MADISON (WKOW) — The University of Wisconsin System be testing hundreds of thousands of students during the fall 2020 semester, thanks to $32 million from the office of Gov. Tony Evers.
The funding comes from the federal CARES Act and includes nearly $18 million for testing more than 350,000 students and $6 million for personal protective equipment associated with testing.
“Funding from the governor’s office and the federal government will help us provide the kind of testing we need at our universities when students return this fall,” said UW System President Tommy Thompson. “Students and families can be confident in this testing program.”
The UW System Board of Regents had recently announced that students, faculty, and staff will be required to wear facemasks in classrooms, residence halls, and other buildings.
The funding announced Thursday will allow for a tiered approach for testing.
Students who show COVID-19 symptoms, will have access to a high accuracy PCR test, similar to how testing is being done already across the state. Approximately 28,000 tests will be distributed to universities and about 6,000 will be held in reserve by the UW System for future allocation.
The UW system will use 317 thousand antigen tests for all students living in dorms, and they'll be tested every two weeks. That test will have a 15 minute turn around time
However staff will not be tested.
"They live in the community and they have their own doctors, so we expect them to go there to get tested," Thomspon said.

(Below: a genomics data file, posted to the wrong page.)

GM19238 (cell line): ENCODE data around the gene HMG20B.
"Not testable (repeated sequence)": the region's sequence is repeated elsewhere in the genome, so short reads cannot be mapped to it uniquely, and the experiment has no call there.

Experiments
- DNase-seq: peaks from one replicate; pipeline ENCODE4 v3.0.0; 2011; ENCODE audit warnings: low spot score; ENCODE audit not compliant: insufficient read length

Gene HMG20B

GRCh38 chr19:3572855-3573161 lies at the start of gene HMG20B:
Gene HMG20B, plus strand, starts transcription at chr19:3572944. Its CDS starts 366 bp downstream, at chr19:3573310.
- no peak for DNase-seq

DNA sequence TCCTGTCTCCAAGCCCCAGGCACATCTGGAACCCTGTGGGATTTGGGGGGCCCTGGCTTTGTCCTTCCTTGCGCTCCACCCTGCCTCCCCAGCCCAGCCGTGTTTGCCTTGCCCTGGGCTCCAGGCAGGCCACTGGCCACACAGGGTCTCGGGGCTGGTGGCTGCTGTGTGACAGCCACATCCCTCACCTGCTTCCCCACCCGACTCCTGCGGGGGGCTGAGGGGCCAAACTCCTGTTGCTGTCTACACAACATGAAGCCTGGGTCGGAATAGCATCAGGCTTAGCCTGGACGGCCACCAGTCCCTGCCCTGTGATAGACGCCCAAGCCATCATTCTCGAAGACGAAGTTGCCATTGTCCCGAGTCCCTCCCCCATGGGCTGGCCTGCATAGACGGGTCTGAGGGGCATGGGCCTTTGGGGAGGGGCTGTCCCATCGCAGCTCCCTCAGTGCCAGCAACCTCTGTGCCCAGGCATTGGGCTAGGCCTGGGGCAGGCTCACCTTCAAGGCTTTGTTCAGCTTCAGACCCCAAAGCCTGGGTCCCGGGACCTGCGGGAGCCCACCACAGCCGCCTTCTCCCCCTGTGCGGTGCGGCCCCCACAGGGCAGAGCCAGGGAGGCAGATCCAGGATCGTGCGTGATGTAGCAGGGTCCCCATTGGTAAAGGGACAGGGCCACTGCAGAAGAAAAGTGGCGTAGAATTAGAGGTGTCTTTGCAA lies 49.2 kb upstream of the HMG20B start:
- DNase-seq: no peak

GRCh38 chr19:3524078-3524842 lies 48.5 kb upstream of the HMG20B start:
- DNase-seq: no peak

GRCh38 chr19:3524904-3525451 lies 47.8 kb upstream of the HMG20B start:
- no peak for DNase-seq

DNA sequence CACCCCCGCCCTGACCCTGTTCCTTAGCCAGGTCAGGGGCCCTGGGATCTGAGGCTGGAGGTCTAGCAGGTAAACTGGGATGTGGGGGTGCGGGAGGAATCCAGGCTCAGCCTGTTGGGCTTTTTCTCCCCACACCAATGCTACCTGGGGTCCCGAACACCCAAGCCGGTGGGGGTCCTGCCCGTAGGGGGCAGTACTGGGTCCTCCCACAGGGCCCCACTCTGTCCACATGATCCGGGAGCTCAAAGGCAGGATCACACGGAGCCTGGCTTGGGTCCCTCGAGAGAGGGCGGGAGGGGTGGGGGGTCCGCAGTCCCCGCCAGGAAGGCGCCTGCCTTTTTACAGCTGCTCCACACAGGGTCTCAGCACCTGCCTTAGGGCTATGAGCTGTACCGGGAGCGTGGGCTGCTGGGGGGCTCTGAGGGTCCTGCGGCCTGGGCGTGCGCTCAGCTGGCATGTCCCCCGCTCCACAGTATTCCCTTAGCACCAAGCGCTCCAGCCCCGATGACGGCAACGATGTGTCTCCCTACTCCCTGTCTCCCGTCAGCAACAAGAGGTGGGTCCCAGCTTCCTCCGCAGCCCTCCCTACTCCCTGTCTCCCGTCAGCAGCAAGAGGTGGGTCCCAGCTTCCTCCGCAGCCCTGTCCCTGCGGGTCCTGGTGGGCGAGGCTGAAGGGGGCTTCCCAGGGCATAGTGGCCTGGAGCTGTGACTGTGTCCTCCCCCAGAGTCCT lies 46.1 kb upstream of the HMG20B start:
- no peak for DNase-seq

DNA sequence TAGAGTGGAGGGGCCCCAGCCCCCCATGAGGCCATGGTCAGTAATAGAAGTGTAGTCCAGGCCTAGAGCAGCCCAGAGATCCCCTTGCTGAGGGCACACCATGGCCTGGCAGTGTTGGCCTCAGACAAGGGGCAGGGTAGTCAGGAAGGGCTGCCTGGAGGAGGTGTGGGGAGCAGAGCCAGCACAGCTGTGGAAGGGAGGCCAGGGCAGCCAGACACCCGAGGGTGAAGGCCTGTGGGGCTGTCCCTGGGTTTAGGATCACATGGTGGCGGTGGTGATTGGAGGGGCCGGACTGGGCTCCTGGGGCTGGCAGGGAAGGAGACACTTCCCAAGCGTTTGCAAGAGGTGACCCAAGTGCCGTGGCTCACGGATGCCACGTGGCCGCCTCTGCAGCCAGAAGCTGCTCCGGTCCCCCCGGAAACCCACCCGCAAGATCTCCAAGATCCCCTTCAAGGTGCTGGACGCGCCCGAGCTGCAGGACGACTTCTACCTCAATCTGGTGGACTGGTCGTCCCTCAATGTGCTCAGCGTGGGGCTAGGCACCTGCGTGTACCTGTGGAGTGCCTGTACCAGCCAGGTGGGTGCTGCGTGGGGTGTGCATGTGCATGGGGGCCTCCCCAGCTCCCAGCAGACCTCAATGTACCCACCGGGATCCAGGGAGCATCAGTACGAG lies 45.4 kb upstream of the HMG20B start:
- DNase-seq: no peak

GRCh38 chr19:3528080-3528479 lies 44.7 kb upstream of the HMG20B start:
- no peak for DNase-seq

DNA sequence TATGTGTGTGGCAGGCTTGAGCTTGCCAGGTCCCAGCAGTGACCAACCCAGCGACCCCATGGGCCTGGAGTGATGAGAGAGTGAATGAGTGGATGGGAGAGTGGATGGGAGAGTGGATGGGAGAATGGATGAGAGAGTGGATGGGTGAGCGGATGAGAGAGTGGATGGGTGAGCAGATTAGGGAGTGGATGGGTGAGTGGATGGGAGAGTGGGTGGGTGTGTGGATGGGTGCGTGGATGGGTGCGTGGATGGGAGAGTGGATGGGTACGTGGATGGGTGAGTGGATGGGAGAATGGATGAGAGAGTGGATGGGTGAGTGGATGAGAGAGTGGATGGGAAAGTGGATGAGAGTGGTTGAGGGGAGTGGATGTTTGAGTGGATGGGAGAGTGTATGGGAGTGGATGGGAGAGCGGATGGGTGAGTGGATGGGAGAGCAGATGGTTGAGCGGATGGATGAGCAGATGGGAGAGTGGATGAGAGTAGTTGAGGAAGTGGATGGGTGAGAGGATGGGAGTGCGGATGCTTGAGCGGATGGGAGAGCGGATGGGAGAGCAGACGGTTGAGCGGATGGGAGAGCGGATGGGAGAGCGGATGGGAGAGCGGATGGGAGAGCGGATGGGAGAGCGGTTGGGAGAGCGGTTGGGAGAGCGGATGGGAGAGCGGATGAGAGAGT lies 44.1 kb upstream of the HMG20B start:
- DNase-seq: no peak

These test are for all UW schools aside from UW Madison
UW-Madison has already announced a testing plan, with $8 million allocated by the governor’s office.
Their testing began Thursday on campus and officials say they can do more than 6 thousand tests a day.
Under the plan, testing would be conducted by university student health services offices and local health partners. Those local partners continue to be identified.
Dr. Anthony Fauci, the nation’s leading infectious disease expert, said this week that universities can welcome students back on campus so long as sufficient safety protocols and testing are in place.
“We have been following the guidance offered by my friend Dr. Fauci and other experts and believe we are on track for on-campus instruction,” Thompson said. “Our mask-wearing requirement will help prevent the spread of the virus while our testing program will help identify cases and help contain them.”
Thompson said universities are also working closely with their local public health departments to monitor trends in their communities and to discuss contact tracing. He said the UW System continues to develop a case dashboard for public reporting of cases within the System.